(ILOILO CITY, Iloilo) The development of the Philippines’ aquaculture industry serves as a model for the Asia-Pacific Economic Cooperation (APEC) member economies in terms of attaining the region’s food security goals, a scientist said here Friday.

Climate change is a major threat to food production and food security in the Asia Pacific, but developments in the Philippines’ aquaculture industry have improved production, resulting in higher revenues for the country, Chief of the Aquaculture Department of the Southeast Asian Fisheries Development Center (SEAFDEC), Felix Ayson, said during a media briefing on the margins of the APEC’s 2nd Policy Partnership on Food Security (PPFS).

Citing an example, Ayson said the output of the local seaweed industry continues to grow even though the sector faces threats posed by higher water temperatures, which prevent the growth of seaweeds.

The SEAFDEC Aquaculture Department’s Farming Systems and Aquatic Ecology Section Head Maria Rovilla Luhan, a seaweed expert, explained that seaweeds cannot grow when the water temperature rises beyond 32 degrees Celsius, which commonly occurs in the months of April, May, and June.

Luhan however said that through new techniques — such as the introduction of micro-propagules to hasten the growth of seaweeds — the industry could actually grow them during the second quarter of the year.

She noted that with the new technique, the average growth rate in seaweed farms ranges from 4 percent to 8 percent, faster than the 1.5 percent to 2 percent growth without utilizing micro-propagules.

“Right now our seaweed production is increasing,” she reported, noting that despite higher water temperatures, the local seaweed industry still managed to increase its revenues from US$110 million in 2013 to US$115 million in 2014.

Luhan said another way to increase the production of seaweeds is to find new locations where conditions are conducive to seaweed farming.

Ayson meanwhile emphasized the need for APEC economies to continue developing new techniques and technologies in aquaculture, as the industry plays a significant role in ensuring food security in the region. PNA (kc)

Aquaculture industry should prioritize production efficiency, says researcher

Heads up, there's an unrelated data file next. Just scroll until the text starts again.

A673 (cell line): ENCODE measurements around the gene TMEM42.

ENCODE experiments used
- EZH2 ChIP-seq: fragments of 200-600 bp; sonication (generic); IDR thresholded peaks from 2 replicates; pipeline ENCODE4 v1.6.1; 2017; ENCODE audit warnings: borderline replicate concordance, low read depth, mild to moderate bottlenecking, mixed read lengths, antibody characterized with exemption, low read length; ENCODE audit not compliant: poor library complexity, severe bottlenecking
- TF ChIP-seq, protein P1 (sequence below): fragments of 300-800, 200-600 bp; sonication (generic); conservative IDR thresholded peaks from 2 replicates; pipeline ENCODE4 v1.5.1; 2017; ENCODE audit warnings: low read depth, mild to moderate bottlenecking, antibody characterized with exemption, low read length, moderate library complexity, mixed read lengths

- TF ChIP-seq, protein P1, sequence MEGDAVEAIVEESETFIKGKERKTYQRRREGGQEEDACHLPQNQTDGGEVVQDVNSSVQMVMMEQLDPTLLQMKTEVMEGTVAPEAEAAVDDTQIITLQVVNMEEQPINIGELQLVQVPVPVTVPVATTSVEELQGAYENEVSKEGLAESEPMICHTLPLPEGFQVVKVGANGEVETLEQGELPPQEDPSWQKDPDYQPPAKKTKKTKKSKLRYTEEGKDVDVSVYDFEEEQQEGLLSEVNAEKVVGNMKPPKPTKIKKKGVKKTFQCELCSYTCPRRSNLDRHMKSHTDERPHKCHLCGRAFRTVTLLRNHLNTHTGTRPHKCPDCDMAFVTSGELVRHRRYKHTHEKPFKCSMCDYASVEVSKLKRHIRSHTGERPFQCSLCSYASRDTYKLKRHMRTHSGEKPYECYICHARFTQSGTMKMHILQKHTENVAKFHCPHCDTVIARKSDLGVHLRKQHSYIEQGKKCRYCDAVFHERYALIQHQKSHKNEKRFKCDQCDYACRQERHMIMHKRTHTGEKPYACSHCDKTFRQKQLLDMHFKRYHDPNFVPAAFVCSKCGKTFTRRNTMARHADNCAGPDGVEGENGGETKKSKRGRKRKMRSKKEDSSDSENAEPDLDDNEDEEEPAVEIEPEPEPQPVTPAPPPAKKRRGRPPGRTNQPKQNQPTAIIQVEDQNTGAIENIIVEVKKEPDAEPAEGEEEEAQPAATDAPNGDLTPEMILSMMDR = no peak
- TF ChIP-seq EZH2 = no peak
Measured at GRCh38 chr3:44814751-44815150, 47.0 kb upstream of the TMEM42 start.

(ILOILO CITY, Iloilo) The aquaculture industry must first improve its production efficiency before expanding its areas of operation, a fishery scientist said here Friday.

“Although our sea is very vast, you cannot farm in the open ocean. There is also a limited area in the sea where you can do farming,” Chief of the Aquaculture Department of the Southeast Asian Fisheries Development Center (SEAFDEC), Dr. Felix Ayson, said during a press briefing here.

Aside from expansion, another issue is the availability of seed stocks for aquaculture, said Dr. Evelyn Grace Ayson, the research head of SEAFDEC.

She said the local industry produces 350,000 metric tons of milkfish and this production volume needs about 2.3 billion milkfish fry.

“But we cannot collect that 2.3 billion milkfish fry from our coastal waters. This has to be produced in hatcheries. There is a lot of interest in Groupers for example but you can collect very few Grouper fingerlings in our wild waters, in natural habitats,” she explained.

“So this has to be produced in hatcheries, which currently we do not have,” Ayson said, adding that the same goes with crab production.

Talking about expansion should entail support from different stakeholders, she said.

“We cannot talk of areas of expansion only, we need to also consider inputs that we need for expansion,” she added. PND (as)

Research body underscores aquaculture industry’s role in food security in Asia Pacific
(ILOILO CITY, Iloilo) The Southeast Asian Fisheries Development Center (SEAFDEC) has emphasized the role of the aquaculture industry in attaining food security in the Asia Pacific.

Chief of the SEAFDEC’s Aquaculture Department, Felix Ayson, said on Friday that member economies of the Asia-Pacific Economic Cooperation (APEC) need to develop and support the aquaculture industry.

Aquaculture or aquafarming involves cultivating marine organisms such as fish, crustaceans, molluscs, and aquatic plants under controlled conditions.

Ayson noted that 50 percent of the global production of aquatic organisms comes from farms, and the other 50 percent from the natural environment, such as seas and oceans.

“For every two fishes you see in the market, one of them is produced in a farm. That is the contribution of the aquaculture industry in food production,” Ayson said during a press briefing on the sidelines of the APEC Policy Partnership on Food Security (PPFS) Meeting here.

He said increasing the share of aquaculture industry in food production in the region will help APEC member economies achieve their food security goals.

“We need to improve the efficiency of production. It is just necessary for us to produce (fish) in farms, considering that many of our fishing grounds are already overexploited,” Ayson explained.

“We need our marine resources to recover for our natural environment to continue providing us food. But that will take time,” he added.

To increase the aquaculture industry’s production, APEC economies need to invest more on research and development to improve production efficiency and expand areas allotted to aquafarming, said Ayson.